Excerpts from Oyinbo Princess recent interview with Adedayo Odulaja
With your professed love for Nigeria, do you live in Nigeria presently or among Nigerians abroad?
I have lived in a lot of areas where there are predominantly Nigerians; for example Peckham where you can get anything Nigerian. I have always been open minded to the language, the people and the culture. Adopting the culture was the next step for me if I wanted to see it through.
In 2006, I started working for an airline which brought me here on a regular basis which I really enjoyed. A lot of the people I worked with were apprehensive of coming to such countries purely because they have a lack of understanding or they just listened to the news and did not want to step out of their comfort zone.
Maybe that is why I am different because I will step out of my comfort zone. I like to see things for myself instead of just listening to what people say. I was blessed to really come have regularly.
You would swap positions with other flight attendants coming to Nigeria, what is that thing that keeps bringing you back?
If anything, it is the people. It is because of the demeanour Nigerians have and the kind of acceptance that Nigerians have about issues. Nigerians believe that tomorrow will be better instead of being down with worry.
Not that the worry is not there, but Nigerians have this happy or cheerful way of taking things. Nigerians also believe in God a lot and I think that helps as well.
What is the craziest reaction you have got from Nigerians when they hear you speak Pidgin English?
I was working on an economy cabin one day, and I knew I had a busy cabin. My position was before the final section so I had a lot of seats. We took off as usual, and when it came to the bar service, I had to bend down and arrange the bar. Behind me there were some guys just having fun and being chatty.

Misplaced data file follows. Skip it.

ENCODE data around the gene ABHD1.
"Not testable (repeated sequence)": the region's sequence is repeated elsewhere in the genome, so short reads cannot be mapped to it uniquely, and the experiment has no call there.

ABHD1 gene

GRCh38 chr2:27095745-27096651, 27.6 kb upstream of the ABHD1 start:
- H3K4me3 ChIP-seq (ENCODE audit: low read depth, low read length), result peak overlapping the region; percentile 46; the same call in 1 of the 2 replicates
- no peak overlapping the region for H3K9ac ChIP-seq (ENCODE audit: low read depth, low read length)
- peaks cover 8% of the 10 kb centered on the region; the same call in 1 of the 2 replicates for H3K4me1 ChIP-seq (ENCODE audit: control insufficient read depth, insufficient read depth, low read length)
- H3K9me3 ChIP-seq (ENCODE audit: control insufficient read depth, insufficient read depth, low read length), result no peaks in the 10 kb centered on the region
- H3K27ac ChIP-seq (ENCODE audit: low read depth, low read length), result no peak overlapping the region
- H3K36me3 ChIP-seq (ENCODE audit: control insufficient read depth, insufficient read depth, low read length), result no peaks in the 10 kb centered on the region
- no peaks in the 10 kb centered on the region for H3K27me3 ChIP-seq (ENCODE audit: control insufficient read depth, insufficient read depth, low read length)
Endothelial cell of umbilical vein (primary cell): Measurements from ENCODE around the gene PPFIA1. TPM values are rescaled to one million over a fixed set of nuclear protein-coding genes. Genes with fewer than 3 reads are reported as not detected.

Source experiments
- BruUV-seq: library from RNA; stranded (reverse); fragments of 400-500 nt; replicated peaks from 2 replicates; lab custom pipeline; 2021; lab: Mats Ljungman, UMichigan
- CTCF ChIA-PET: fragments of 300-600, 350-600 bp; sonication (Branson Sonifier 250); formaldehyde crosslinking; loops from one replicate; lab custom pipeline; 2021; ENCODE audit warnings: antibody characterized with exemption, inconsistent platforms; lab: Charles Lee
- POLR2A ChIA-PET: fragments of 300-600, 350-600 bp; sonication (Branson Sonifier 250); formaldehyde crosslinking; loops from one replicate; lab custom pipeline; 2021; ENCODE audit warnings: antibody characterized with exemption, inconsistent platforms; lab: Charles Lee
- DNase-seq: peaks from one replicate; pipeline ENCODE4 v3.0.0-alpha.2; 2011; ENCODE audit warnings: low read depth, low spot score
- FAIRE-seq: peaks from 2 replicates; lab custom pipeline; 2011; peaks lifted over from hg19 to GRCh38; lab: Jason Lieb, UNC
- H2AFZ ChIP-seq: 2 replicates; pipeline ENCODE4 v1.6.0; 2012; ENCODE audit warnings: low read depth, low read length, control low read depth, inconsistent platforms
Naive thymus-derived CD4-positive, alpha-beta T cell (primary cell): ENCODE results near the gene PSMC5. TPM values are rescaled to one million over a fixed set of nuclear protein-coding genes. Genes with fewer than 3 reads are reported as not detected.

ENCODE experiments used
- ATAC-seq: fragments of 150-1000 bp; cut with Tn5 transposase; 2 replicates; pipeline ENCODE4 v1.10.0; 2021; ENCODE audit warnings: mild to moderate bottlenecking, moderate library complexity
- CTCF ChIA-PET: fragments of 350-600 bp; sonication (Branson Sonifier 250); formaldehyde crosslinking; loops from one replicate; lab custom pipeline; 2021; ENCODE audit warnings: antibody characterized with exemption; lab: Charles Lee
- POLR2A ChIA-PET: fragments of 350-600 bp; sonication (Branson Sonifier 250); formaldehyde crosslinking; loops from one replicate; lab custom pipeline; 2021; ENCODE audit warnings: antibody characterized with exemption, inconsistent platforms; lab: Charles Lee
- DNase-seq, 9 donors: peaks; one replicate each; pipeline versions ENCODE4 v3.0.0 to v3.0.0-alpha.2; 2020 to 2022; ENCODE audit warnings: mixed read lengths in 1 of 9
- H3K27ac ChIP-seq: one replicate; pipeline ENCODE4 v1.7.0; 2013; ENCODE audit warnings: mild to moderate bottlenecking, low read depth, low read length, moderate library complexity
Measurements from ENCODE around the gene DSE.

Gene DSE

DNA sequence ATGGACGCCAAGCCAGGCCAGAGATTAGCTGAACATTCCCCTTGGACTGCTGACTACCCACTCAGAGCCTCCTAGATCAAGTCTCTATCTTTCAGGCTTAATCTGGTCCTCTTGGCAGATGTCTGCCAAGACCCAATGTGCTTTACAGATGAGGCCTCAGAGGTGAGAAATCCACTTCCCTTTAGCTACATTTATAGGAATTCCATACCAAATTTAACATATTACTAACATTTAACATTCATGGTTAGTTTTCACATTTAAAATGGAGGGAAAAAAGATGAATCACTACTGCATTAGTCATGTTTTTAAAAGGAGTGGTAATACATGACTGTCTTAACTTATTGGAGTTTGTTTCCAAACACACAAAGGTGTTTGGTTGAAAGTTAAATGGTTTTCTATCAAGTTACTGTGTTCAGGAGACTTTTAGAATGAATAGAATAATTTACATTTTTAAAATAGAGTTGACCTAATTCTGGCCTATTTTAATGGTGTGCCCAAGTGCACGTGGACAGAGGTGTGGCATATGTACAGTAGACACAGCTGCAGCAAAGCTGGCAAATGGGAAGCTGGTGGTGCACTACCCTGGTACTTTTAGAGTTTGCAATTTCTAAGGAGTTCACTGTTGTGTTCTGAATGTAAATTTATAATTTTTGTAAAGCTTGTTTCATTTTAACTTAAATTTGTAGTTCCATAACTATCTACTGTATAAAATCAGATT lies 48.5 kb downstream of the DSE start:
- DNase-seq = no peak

As I bent down, the next thing I heard was ‘Omo, see that yansh’. As I heard that I had to embrace myself because I still had my back to them at this point. I thought, do I say something or should I not? So I just played it cool. They were still talking about my yansh at that time.
So after I finished the service, I went to the particular one who made the comment. I spoke into his ears and said, ‘ehen, so you see my yansh abi?’ the guy just kept quiet. He was shocked. That is part of what I tell people. Don’t judge a book by its cover.
If you look at the Bible, the cover is dull and uninviting. There is nothing in front of it that will make you want to open the book. But once you open it, you will find things that will enrich you. Na so I dey tell those market women. They sell something to Nigerian for N100 when them see me oyinbo, they tell me say na N1000, e no good now. No, I no go pay.
Why don’t you like to tell people your real name?
It’s not like I don’t like to tell people my real name, but my brand, Oyinbo Princess, comes with no prejudice. My surname is Nigerian because I am married and the surname may give away the part of the country he is from but the brand is actually to project Nigeria as a whole.
How did you meet your husband?
I met him through a friend who was also dating a Nigerian guy. My friend asked me to join her and her Nigerian boyfriend for dinner, I did not want to be a spare tyre so I asked her to tell her boyfriend to come along with a friend. And that is who I am married to today.
You learnt so much about Nigeria, the language and the people, would you say that in your mind you always wanted to marry a Nigerian?
Yes o na must to marry Nigerian man. There was no question about it. I come this country come marry and I must marry.
How does being able to communicate in Pidgin English make you feel?
I feel like I can express myself. With English at times you can’t just describe what you want to describe, but with pidgin, you get straight to the point.